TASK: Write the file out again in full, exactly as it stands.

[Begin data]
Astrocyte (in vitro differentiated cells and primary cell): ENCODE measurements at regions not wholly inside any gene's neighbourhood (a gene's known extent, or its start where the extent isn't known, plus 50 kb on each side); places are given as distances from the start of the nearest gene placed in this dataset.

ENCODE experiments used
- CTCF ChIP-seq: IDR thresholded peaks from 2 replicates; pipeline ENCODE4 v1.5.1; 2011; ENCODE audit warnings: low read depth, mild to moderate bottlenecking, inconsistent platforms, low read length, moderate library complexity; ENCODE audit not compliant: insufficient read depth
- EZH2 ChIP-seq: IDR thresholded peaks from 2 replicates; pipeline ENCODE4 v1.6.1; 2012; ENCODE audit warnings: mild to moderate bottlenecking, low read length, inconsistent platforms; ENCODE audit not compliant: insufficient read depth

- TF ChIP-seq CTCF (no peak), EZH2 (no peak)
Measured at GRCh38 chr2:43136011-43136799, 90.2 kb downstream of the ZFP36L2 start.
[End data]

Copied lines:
Astrocyte (in vitro differentiated cells and primary cell): ENCODE measurements at regions not wholly inside any gene's neighbourhood (a gene's known extent, or its start where the extent isn't known, plus 50 kb on each side); places are given as distances from the start of the nearest gene placed in this dataset.

ENCODE experiments used
- CTCF ChIP-seq: IDR thresholded peaks from 2 replicates; pipeline ENCODE4 v1.5.1; 2011; ENCODE audit warnings: low read depth, mild to moderate bottlenecking, inconsistent platforms, low read length, moderate library complexity; ENCODE audit not compliant: insufficient read depth
- EZH2 ChIP-seq: IDR thresholded peaks from 2 replicates; pipeline ENCODE4 v1.6.1; 2012; ENCODE audit warnings: mild to moderate bottlenecking, low read length, inconsistent platforms; ENCODE audit not compliant: insufficient read depth

- TF ChIP-seq CTCF (no peak), EZH2 (no peak)
Measured at GRCh38 chr2:43136011-43136799, 90.2 kb downstream of the ZFP36L2 start.